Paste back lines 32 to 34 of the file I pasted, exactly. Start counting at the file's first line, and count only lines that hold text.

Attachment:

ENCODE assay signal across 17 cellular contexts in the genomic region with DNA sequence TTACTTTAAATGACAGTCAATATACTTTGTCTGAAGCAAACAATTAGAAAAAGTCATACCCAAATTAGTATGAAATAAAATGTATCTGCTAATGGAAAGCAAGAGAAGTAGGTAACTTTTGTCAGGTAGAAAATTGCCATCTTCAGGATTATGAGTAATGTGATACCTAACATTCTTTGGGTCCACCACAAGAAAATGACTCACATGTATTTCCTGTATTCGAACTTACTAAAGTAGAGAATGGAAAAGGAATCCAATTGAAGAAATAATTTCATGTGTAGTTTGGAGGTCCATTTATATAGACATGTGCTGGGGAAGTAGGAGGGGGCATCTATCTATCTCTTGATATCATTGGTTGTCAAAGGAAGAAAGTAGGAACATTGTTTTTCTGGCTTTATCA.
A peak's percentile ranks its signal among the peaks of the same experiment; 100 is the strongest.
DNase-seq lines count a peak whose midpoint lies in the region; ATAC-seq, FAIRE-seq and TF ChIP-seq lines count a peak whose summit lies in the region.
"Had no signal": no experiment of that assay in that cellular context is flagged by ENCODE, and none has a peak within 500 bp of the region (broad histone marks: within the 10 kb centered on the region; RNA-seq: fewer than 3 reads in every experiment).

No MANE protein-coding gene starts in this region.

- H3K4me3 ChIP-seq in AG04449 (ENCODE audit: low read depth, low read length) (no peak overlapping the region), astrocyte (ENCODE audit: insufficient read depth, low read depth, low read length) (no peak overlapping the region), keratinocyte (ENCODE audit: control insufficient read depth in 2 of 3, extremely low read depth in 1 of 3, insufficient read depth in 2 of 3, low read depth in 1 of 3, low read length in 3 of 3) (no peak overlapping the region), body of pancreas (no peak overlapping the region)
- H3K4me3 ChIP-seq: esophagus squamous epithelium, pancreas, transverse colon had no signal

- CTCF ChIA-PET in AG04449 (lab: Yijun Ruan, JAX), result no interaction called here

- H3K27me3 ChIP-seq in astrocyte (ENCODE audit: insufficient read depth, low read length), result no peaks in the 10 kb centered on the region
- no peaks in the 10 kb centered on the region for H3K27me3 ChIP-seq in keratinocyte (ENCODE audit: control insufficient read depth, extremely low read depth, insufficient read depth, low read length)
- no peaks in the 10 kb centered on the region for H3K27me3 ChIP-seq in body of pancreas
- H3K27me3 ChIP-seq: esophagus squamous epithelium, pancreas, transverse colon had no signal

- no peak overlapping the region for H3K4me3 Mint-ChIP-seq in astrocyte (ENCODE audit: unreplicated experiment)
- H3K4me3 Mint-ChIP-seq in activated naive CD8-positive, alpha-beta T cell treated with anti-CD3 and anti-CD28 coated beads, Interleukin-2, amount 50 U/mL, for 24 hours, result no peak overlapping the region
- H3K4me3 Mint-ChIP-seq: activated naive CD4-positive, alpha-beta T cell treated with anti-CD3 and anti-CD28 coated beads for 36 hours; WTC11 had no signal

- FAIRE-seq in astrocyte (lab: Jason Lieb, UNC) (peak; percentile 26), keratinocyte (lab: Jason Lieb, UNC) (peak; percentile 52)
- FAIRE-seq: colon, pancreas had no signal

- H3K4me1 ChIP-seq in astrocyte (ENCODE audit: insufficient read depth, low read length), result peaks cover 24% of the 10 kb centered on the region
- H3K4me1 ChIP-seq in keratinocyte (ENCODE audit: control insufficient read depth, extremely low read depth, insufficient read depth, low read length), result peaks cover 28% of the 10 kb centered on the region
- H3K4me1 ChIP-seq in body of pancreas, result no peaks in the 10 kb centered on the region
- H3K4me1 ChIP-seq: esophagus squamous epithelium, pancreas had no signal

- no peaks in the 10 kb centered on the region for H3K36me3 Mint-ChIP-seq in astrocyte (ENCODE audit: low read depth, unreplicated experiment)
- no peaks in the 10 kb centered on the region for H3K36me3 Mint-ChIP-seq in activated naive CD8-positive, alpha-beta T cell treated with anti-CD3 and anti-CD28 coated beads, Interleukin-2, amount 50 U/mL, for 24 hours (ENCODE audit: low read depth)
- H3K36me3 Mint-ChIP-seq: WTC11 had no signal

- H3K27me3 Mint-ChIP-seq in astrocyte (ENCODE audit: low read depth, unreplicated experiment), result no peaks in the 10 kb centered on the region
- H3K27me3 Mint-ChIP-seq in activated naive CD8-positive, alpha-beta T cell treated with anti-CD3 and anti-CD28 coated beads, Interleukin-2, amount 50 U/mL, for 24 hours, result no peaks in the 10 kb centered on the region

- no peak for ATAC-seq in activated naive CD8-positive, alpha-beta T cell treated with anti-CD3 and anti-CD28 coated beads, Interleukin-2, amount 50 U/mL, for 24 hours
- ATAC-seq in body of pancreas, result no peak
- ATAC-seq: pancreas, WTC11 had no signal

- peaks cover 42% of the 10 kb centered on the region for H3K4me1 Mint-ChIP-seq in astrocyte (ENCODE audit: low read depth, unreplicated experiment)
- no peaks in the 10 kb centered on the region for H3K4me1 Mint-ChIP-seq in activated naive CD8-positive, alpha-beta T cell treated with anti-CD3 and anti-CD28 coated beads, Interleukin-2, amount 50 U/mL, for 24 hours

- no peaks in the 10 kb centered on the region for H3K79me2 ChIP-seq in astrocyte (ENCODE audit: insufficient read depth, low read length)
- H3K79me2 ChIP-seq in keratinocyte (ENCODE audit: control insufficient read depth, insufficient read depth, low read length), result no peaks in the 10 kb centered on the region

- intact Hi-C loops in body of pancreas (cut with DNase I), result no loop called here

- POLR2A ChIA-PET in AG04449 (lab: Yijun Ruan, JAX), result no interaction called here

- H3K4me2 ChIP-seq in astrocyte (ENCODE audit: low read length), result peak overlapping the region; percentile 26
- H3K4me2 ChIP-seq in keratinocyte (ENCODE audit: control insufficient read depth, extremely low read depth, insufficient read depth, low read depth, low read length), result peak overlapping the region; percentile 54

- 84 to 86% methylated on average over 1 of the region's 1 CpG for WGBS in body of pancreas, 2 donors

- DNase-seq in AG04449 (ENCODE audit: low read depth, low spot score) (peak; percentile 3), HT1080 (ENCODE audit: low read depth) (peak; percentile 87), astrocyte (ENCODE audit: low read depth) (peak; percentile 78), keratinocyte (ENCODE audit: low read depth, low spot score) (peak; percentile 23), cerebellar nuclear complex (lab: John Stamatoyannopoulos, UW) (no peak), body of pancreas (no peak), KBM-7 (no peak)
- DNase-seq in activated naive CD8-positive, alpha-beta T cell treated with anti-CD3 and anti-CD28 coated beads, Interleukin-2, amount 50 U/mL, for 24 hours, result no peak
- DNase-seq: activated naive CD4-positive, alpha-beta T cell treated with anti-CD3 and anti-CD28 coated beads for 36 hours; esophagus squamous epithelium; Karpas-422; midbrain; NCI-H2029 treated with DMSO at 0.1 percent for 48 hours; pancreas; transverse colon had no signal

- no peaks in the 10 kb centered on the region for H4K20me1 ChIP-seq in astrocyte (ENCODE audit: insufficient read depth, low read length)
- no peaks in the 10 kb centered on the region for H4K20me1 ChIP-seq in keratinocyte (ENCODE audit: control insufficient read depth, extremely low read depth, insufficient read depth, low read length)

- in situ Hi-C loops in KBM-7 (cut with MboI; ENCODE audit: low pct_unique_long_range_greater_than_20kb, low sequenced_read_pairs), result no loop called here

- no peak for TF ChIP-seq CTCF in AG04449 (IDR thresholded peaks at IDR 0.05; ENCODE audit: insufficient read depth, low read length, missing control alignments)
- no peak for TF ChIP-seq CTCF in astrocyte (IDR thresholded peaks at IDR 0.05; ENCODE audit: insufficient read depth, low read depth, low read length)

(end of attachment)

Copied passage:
- no peaks in the 10 kb centered on the region for H3K79me2 ChIP-seq in astrocyte (ENCODE audit: insufficient read depth, low read length)
- H3K79me2 ChIP-seq in keratinocyte (ENCODE audit: control insufficient read depth, insufficient read depth, low read length), result no peaks in the 10 kb centered on the region

- intact Hi-C loops in body of pancreas (cut with DNase I), result no loop called here